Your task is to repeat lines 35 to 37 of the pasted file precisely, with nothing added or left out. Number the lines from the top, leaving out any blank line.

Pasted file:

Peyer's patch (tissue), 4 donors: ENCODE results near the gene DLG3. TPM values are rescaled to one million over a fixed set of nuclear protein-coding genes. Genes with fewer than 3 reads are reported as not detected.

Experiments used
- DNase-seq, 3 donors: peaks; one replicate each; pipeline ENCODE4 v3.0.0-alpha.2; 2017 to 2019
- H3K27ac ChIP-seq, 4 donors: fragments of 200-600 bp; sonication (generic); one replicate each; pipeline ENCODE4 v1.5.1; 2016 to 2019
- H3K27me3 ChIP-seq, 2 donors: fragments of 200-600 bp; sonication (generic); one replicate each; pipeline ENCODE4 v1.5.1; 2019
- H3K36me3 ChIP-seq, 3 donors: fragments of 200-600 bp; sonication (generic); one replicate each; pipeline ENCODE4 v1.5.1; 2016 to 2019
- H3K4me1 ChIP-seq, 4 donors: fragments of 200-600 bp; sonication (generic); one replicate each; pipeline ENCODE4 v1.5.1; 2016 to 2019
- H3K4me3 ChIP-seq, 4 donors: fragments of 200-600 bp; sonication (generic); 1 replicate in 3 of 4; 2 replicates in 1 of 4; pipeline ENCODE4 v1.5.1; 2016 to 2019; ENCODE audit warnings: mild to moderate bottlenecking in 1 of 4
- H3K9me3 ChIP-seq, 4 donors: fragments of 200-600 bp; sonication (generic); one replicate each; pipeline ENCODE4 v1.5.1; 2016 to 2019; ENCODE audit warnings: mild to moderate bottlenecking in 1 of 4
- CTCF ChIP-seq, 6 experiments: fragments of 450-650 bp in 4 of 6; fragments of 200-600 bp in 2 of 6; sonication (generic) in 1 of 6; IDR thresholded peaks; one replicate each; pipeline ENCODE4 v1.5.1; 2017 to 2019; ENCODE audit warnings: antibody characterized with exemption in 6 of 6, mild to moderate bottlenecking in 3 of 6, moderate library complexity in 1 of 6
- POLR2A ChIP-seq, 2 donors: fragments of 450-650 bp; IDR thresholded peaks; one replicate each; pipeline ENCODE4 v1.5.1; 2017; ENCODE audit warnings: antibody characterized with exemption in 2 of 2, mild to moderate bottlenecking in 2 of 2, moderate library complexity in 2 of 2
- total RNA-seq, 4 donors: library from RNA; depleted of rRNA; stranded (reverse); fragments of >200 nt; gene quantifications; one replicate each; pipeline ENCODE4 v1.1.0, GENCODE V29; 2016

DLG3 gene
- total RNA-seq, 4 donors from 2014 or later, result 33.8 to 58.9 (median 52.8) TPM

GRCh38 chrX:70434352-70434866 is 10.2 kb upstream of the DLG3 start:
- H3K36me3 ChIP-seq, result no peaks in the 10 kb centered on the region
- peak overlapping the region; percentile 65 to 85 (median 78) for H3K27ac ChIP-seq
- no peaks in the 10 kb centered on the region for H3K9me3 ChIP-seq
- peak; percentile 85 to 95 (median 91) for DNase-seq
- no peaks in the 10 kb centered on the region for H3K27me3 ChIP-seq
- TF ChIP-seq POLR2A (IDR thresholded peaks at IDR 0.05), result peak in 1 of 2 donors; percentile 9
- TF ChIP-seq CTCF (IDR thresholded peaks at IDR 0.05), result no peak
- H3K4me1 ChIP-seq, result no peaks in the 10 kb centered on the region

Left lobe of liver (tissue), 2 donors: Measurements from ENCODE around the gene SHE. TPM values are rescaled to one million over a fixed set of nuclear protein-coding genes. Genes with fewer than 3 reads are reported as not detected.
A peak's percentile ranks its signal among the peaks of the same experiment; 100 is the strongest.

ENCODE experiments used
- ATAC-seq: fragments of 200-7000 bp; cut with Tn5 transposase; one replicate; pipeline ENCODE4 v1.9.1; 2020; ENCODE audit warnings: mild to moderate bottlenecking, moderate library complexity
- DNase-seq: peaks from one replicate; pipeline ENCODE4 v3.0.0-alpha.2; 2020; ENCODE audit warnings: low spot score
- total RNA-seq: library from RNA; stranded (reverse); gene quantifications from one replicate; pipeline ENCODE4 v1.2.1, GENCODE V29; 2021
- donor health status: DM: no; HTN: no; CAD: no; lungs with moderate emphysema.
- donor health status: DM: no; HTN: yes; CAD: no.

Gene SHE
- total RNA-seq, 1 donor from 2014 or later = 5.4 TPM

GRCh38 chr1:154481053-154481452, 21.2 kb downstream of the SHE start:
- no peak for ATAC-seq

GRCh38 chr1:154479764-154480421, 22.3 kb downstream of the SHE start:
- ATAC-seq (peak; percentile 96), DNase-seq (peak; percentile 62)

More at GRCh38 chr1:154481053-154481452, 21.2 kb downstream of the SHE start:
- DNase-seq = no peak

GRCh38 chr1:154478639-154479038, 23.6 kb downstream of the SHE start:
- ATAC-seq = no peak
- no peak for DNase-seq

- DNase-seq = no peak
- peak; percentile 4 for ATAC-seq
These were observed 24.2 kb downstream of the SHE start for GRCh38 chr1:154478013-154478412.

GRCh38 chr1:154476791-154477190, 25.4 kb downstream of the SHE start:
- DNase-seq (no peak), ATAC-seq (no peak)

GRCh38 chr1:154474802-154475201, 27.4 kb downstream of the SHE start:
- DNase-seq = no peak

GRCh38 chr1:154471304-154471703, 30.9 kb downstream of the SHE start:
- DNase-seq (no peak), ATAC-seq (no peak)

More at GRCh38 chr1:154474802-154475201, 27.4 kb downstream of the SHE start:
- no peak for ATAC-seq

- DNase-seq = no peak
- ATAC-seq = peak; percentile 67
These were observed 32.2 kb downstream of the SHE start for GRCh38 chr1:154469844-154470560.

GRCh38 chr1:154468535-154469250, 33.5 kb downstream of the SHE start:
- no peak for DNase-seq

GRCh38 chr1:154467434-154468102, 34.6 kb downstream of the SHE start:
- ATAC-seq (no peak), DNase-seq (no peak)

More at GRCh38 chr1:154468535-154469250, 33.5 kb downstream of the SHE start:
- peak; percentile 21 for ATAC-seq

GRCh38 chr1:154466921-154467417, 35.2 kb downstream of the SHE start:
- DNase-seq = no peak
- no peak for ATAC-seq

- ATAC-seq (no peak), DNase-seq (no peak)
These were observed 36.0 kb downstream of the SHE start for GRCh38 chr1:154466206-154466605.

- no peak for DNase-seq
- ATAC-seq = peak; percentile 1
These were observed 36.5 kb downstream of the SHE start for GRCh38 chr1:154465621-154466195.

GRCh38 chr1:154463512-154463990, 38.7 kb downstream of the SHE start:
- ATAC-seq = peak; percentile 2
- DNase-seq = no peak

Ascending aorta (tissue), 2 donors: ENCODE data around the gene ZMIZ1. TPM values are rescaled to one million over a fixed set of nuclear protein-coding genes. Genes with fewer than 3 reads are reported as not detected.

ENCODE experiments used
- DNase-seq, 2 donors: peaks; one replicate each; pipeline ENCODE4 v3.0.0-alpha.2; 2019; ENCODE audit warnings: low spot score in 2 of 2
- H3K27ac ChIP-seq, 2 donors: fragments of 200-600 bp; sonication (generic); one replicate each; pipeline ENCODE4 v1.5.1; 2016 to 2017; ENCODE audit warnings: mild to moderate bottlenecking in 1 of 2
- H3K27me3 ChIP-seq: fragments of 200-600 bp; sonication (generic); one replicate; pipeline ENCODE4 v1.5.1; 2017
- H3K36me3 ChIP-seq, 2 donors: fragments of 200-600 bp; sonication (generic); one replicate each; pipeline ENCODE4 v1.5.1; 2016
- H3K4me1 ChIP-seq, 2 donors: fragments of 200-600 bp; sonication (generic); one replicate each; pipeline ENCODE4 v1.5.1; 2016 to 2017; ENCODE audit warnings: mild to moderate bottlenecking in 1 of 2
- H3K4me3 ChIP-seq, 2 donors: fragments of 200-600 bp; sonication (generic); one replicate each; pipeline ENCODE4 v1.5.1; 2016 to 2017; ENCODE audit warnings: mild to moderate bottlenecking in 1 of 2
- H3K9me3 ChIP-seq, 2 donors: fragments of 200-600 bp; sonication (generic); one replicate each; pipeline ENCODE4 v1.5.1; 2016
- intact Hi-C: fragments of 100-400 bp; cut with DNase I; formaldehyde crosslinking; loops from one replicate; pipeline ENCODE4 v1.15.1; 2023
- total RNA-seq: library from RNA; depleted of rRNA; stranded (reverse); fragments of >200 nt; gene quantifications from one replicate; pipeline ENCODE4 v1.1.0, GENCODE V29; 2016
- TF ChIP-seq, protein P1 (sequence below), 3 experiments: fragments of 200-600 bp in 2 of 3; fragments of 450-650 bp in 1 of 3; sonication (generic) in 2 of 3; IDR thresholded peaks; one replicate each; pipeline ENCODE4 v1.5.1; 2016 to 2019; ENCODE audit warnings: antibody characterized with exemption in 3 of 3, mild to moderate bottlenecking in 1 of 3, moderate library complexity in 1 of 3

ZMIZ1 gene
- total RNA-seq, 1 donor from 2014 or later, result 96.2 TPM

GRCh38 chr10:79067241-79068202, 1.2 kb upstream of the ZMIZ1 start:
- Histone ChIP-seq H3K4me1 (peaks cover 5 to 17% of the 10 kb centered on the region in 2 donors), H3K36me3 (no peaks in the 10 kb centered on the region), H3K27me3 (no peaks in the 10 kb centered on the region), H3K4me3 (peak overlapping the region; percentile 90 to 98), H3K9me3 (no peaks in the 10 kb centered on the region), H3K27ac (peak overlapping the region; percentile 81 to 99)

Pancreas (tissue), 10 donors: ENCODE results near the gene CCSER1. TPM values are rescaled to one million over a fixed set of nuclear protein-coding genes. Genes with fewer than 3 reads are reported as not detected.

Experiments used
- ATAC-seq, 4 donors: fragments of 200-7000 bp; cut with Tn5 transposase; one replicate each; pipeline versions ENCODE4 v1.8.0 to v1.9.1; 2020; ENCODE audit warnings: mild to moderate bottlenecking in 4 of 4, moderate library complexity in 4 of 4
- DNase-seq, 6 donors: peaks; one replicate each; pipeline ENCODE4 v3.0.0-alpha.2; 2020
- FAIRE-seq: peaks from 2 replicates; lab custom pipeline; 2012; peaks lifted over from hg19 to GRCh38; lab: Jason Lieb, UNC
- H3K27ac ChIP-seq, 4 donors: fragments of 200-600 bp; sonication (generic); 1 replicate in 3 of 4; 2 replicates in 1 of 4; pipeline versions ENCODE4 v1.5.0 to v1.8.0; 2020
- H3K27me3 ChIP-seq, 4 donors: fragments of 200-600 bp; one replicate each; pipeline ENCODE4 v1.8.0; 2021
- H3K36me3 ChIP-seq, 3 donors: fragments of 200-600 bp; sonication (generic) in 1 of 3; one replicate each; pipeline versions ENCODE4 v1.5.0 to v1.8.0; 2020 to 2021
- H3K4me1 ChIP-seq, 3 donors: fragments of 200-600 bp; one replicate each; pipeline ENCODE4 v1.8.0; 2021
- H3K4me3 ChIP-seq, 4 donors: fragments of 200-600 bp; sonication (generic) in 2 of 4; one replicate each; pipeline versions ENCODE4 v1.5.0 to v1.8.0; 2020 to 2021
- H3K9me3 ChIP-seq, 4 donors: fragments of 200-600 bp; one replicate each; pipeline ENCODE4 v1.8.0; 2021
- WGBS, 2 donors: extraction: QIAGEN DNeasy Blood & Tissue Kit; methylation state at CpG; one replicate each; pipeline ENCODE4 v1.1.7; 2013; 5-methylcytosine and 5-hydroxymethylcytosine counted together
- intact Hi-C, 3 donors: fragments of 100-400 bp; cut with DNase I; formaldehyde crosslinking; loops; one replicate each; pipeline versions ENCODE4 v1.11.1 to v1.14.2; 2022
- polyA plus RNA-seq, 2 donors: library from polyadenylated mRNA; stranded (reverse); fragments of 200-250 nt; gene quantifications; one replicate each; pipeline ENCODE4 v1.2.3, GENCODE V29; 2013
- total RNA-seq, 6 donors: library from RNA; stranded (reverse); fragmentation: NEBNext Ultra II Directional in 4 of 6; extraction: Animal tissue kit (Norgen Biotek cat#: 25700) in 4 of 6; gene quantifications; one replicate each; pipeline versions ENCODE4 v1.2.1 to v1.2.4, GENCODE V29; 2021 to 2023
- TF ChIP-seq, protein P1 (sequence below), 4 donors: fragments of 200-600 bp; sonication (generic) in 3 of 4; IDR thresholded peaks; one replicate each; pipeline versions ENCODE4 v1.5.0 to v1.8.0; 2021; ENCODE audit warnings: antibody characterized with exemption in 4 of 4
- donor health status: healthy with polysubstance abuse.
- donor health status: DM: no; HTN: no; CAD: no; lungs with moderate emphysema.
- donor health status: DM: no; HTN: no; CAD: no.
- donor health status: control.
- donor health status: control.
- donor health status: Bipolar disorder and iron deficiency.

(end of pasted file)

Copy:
- no peak for ATAC-seq

GRCh38 chr1:154479764-154480421, 22.3 kb downstream of the SHE start:
- ATAC-seq (peak; percentile 96), DNase-seq (peak; percentile 62)